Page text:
Approximately 30 million children receive school-provided lunch–and almost half those receiving breakfast as well–through coordinated efforts and federal partnerships operated by the United States Department of Agriculture (USDA).
The USDA provides these meals to over 99,000 public and nonprofit private schools as well as reimbursement for meals that align with federal nutrition guidelines and standards established in 2010 through the Healthy, Hunger-Free Kids Act (HHFKA). (Many changes that this policy enforced moved into effect in 2012.) Despite the growing evidence illustrating the positive impacts HHFKA has brought forth, the USDA proposed multiple reforms in January 2020 that reverse these effective nutritional standards.
Notable legislation passed in 2010 that updated nutritional standards for school meals for the first time in three decades, helping ensure every American child has access to essential nutrition required to grow into healthy adults. The HHFKA established boundaries and requirements for food items sold outside of school meal programs (i.e. vending machines, school stores, a la carte) and mandated nutrition standards that result in balanced, healthier meals. In order to meet these requirements and maintain eligibility for federal reimbursement, schools are required to offer more servings of fruits and vegetables, increase whole-grain food options, reduce saturated fat and sodium, and offer only fat-free or low-fat milk to students.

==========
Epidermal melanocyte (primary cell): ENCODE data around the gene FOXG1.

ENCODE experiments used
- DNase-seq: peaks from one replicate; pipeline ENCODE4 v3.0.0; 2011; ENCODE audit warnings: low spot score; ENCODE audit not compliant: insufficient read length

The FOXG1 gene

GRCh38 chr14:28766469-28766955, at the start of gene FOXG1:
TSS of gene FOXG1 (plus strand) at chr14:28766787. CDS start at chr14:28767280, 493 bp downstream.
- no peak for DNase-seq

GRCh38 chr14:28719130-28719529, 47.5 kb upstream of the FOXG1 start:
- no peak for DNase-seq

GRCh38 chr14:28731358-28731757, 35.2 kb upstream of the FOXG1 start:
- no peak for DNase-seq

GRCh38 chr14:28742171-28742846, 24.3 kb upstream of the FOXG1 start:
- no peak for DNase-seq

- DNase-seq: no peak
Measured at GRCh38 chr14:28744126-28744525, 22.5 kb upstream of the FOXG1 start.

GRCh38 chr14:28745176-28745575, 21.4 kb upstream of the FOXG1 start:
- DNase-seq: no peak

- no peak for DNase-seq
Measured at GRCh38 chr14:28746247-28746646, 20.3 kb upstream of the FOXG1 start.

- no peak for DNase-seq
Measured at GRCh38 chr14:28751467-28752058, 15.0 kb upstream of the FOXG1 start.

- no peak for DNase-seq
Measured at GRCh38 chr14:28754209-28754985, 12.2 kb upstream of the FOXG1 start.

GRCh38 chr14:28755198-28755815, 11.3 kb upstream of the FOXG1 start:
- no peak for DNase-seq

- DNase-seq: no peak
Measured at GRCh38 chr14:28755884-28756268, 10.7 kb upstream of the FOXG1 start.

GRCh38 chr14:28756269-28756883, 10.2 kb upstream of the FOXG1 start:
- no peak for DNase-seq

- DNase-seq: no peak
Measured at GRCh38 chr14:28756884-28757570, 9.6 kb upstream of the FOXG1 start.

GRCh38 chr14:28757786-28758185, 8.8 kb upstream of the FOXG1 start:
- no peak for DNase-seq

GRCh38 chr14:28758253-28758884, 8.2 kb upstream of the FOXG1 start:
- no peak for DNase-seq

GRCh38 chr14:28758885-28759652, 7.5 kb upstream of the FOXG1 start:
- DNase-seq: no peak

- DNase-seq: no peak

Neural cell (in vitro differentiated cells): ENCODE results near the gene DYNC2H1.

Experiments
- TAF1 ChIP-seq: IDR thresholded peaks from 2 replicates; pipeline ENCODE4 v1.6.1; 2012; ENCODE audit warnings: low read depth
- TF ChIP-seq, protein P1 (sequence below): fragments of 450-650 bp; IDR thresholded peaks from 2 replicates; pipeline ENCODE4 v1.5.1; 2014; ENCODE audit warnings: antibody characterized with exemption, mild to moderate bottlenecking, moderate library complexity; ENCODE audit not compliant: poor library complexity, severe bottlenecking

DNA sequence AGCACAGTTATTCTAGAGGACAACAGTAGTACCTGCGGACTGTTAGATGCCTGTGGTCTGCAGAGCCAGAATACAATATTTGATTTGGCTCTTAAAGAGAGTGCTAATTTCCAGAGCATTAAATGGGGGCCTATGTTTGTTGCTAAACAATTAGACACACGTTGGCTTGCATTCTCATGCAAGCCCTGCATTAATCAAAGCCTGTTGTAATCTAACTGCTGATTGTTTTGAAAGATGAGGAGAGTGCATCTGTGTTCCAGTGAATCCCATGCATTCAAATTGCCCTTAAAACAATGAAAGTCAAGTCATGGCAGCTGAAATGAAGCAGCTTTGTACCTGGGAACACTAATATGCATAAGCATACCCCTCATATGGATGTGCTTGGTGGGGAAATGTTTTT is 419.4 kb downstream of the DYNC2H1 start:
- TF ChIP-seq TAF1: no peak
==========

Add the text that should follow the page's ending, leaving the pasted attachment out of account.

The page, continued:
Since enforcement of the act went into effect in 2012, under the updated HHFKA standards, schools across America have reached achievements like:
Recently, the Healthy Eating Research group conducted an expansive review of current literature and expert input to produce the Rapid Health Impact Assessment. This assessment details potential impacts that the USDA’s recommended changes will have on the nutritional health of U.S. children as well as the potential reversal of positive benefits from the last 8 years of implementation it may impose. Nutritional experts and policy makers are advocating on behalf of U.S. children and school districts by informing federal regulators about resulting long- and short term- impacts from such changes, in the hopes of preventing weakened nutritional standards from being enacted.
To view the full report, visit Healthy Eating Research.
Note: These news briefs are meant to be an informative service and do not signify UNE’s endorsement of any organization, product, or service.Tags: Applied Nutrition | nutrition
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